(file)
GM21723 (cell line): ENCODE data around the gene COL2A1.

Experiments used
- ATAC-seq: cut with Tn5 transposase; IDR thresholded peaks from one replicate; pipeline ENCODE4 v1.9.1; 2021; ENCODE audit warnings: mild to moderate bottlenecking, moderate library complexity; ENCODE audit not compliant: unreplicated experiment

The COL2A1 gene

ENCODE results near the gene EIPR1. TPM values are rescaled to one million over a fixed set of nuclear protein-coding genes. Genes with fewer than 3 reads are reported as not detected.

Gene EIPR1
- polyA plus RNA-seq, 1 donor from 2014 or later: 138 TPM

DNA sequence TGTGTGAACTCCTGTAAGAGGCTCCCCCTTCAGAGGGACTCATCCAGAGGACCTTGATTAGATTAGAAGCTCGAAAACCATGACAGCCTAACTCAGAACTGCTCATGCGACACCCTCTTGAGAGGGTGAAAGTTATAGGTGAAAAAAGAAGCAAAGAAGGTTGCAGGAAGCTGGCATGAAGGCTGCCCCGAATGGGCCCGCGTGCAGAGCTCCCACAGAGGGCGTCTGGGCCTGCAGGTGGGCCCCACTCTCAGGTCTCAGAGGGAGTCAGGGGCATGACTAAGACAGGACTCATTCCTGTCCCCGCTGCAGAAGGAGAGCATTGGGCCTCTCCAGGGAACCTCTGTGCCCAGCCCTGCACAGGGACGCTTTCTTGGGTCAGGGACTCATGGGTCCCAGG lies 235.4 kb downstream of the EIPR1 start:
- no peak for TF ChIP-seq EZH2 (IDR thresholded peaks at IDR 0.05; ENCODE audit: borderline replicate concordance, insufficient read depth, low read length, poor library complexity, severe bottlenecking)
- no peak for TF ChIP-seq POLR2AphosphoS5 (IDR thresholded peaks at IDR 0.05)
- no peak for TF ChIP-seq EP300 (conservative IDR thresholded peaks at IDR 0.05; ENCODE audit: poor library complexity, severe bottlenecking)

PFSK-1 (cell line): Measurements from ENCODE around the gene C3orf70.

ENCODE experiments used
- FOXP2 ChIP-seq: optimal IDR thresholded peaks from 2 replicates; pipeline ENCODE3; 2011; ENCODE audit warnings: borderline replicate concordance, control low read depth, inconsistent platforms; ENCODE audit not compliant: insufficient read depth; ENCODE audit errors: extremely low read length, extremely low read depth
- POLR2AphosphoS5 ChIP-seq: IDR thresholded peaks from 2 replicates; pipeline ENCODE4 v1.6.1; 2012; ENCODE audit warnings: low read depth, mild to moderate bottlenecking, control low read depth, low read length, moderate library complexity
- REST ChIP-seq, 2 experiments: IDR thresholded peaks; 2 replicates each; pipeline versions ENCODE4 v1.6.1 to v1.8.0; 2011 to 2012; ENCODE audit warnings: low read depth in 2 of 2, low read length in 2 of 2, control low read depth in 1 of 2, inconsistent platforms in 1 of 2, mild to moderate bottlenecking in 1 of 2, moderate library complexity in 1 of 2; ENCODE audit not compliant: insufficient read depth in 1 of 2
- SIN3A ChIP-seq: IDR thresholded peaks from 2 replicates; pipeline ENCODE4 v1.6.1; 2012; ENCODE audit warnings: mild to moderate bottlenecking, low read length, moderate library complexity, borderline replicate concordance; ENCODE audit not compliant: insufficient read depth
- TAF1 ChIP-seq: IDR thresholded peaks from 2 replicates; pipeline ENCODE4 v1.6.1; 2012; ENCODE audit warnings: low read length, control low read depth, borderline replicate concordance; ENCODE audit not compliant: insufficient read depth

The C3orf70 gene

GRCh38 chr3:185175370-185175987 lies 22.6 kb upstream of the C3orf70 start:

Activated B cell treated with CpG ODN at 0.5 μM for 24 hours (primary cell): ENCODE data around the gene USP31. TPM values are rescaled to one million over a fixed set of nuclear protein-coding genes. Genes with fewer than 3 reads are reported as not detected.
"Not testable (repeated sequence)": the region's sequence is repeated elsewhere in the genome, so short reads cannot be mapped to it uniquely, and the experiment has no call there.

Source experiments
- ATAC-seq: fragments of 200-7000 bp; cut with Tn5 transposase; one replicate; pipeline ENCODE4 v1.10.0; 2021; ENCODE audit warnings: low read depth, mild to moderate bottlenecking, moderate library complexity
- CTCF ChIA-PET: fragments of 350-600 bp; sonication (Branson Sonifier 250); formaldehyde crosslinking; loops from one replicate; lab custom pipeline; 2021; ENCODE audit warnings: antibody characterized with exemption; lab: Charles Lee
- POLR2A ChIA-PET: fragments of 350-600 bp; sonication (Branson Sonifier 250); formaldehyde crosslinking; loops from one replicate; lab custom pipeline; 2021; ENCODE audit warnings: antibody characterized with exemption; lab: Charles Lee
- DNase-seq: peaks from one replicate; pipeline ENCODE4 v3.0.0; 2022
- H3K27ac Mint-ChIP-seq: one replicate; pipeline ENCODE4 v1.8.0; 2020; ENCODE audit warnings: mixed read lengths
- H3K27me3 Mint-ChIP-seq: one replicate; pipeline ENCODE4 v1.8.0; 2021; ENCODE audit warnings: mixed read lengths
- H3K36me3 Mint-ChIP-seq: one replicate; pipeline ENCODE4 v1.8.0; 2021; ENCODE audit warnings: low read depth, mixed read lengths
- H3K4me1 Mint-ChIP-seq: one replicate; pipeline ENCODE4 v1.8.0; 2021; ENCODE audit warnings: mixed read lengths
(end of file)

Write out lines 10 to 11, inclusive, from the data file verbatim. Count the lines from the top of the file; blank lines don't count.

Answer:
- no peak for TF ChIP-seq POLR2AphosphoS5 (IDR thresholded peaks at IDR 0.05)
- no peak for TF ChIP-seq EP300 (conservative IDR thresholded peaks at IDR 0.05; ENCODE audit: poor library complexity, severe bottlenecking)